S: Because they were supporting something that erm . . . something that I do, so basically, I was looking up to a major artist, say JME, who’s doing stuff with Jeremy Corbyn, like, I look up to JME, and . . . obviously, we have similar . . . probably like similar things that we, we wanted to go for, in terms of a party, and erm, yeah, basically everything that I wanted, Jeremy Corbyn was just ticking each and every box, every time.
JH: Ah, that’s interesting. Michael Sani, is that your impression as well of what’s been going on here?
Michael Sani: Well, first of all I think it’s an absolute win for democracy, we’ve had the highest turnout of young voters and whatever has inspired them to come out should be celebrated and the other party should, should look closely at that and it should be built upon. We’ve got to keep this interest alive so that people carry on throughout the process and not just turning out in elections.
JH: But, but again, the same question really that I put to Skata – what was it about Jeremy Corbyn specifically that made him so popular with young people, because he’s not actually particularly working class, I mean, middle-class background, you know, and all that sort of thing?
MS: I think he portrayed his values. I think he shows a sense of social justice, he comes across as an honest person, erm, and spoke about politics in a way where he wanted to be solution-focused, he put forward the things he cared about and then how he would get there, and I think he captured the interest of, of many people and not to mention that the manifesto itself had clear things that young people cared about, whether it was tuition or ending homelessness, er . . .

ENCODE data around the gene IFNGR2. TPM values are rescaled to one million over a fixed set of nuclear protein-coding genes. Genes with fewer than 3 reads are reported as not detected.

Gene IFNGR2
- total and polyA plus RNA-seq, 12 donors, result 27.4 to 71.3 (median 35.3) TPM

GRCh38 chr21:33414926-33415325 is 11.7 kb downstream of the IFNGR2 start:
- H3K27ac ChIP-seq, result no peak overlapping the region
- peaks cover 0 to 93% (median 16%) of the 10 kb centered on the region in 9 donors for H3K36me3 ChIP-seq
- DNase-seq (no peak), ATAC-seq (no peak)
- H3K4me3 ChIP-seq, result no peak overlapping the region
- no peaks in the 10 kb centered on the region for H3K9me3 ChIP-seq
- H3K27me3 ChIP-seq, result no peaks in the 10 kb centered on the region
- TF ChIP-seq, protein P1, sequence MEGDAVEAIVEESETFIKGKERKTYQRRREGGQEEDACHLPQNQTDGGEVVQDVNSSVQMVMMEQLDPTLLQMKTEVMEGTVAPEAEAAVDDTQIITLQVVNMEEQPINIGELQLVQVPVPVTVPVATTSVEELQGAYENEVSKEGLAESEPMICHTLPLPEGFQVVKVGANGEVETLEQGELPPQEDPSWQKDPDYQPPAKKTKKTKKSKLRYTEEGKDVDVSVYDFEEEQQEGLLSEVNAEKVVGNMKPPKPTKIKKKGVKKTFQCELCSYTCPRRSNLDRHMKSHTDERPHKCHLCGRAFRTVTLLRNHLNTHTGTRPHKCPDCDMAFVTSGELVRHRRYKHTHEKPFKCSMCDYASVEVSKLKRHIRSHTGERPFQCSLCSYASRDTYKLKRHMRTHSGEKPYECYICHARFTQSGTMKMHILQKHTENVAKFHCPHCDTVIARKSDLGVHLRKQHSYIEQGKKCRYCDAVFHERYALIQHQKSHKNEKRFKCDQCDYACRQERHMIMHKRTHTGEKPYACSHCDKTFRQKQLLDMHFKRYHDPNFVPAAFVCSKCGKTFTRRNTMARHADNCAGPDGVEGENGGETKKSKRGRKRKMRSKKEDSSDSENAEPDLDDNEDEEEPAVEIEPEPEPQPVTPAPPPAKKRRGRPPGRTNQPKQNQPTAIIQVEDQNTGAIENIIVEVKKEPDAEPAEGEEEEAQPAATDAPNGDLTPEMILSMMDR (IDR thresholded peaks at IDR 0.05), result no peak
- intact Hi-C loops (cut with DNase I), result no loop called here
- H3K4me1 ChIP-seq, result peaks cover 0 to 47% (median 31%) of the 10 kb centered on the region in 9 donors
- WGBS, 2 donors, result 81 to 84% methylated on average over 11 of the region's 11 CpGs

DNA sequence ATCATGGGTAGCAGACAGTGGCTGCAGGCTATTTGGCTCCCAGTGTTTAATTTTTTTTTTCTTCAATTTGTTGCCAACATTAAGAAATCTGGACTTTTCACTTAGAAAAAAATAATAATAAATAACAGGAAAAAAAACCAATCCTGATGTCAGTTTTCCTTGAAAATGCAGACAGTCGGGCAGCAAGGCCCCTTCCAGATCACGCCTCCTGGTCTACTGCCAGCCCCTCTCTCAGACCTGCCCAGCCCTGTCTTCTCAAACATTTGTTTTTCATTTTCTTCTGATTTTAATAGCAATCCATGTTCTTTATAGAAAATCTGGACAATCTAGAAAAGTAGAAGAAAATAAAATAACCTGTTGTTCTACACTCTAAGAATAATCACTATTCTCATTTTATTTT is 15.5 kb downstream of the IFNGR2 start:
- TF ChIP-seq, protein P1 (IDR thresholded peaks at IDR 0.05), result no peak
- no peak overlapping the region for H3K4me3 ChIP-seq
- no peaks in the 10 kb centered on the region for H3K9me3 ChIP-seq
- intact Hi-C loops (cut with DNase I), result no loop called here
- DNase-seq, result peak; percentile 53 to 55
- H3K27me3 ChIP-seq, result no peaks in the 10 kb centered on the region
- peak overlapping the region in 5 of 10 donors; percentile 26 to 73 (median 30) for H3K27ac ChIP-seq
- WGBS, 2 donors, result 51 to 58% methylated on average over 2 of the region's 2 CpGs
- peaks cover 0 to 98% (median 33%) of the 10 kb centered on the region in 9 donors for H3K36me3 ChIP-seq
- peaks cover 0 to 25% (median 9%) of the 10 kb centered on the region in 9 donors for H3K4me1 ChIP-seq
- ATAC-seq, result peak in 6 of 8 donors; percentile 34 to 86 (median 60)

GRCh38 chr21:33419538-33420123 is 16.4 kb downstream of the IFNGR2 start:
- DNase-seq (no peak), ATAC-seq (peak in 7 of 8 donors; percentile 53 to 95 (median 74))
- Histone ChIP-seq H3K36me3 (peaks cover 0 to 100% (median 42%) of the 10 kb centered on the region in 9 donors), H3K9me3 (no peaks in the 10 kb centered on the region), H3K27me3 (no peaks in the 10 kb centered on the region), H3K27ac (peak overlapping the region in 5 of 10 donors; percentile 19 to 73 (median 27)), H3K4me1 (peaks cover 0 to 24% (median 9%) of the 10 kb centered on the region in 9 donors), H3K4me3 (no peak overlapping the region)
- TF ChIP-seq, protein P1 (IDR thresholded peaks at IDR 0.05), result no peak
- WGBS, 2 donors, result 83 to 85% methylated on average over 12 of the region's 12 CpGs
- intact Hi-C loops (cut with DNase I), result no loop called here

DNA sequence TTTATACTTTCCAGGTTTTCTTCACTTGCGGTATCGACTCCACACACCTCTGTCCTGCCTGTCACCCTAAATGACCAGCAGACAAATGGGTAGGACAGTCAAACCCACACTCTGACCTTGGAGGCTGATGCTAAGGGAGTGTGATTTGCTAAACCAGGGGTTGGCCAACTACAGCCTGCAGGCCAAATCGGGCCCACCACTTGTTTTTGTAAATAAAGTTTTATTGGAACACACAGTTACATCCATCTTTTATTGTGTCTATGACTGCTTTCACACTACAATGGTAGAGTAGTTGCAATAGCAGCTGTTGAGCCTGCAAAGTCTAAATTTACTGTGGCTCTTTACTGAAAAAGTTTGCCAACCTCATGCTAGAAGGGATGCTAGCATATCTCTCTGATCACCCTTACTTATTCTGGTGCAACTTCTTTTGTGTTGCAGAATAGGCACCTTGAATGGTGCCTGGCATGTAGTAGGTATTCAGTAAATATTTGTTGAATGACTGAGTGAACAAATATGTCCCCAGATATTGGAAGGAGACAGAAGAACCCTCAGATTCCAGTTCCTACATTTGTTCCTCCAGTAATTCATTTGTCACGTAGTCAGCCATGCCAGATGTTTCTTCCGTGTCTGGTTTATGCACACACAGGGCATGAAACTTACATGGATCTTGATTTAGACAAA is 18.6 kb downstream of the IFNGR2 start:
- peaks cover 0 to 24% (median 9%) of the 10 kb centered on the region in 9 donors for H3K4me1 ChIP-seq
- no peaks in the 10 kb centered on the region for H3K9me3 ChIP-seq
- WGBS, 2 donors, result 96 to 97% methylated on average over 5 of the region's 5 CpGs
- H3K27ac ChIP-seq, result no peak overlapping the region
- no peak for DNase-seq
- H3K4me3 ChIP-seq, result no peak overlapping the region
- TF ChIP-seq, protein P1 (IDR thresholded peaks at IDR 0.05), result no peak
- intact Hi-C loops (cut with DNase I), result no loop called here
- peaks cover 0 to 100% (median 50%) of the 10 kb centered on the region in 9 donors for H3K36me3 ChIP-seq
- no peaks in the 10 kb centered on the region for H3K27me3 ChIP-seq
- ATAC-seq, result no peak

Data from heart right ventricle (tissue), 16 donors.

JH: (interrupting) How big was tuition, because to say to students, ‘If you vote for me, you won’t have to pay for your education at university at all, and we’ll pay off the debts as well’, erm, that must have been big?
MS: It must’ve been big, but you know, this isn’t just . . . this isn’t just young people, I mean, the older voters generally won on what they get for free, whether it’s winter fuel, erm, free prescriptions, free TV licence and, and many more, we’ve got political prioritisation going across the age groups . . .
JH: (speaking over) Well, another way of putting that is, of course, is the party that offers the biggest bribes to the most numbers of people are (laughter in voice) going to win?
MS: It could be, but the beautiful thing now is it’s going to have to change, we’re going to have to have diverse policies, because now we’ve got all ages involved in politics and parties are going to have to speak to everyone.
JH: Right, will you stay involved Skata?
S: Yeah. Definitely.
JH: And how active will you be? I mean you, you’ve done these concerts obviously, as you say . . .
S: (speaking over) Yeah, I’ve been . . . I’ve been performing at erm, quite a few concerts to do with Grime4Corbyn, I was doing the London one, like, two weeks back or a week back, and I just did one in Coventry, it was like a voting rally (word or words unclear) so I was trying to get as much young people involved as I can . . .
JH: Right. And Michael, as far as you’re concerned, a quick thought, this will continue do you reckon, or is it just Jeremy Corbyn, he’ll get tired with people . . . young people get tired with him and that’ll be that?
MS: No, I think this is it now, I think young people have realised that politics happens with or without them and they’ve all, they’ve all taken their place at the table and strongly said that we’re no longer going to be on the menu.
JH: Okay, Michael Sani and Skata, thank you both very much.
(Mr Humphrys turns 74 on August 17. He would like some rap music for his birthday – or an invitation to a Jezza rally.)
(Image: YouTube: Centre for Journalism)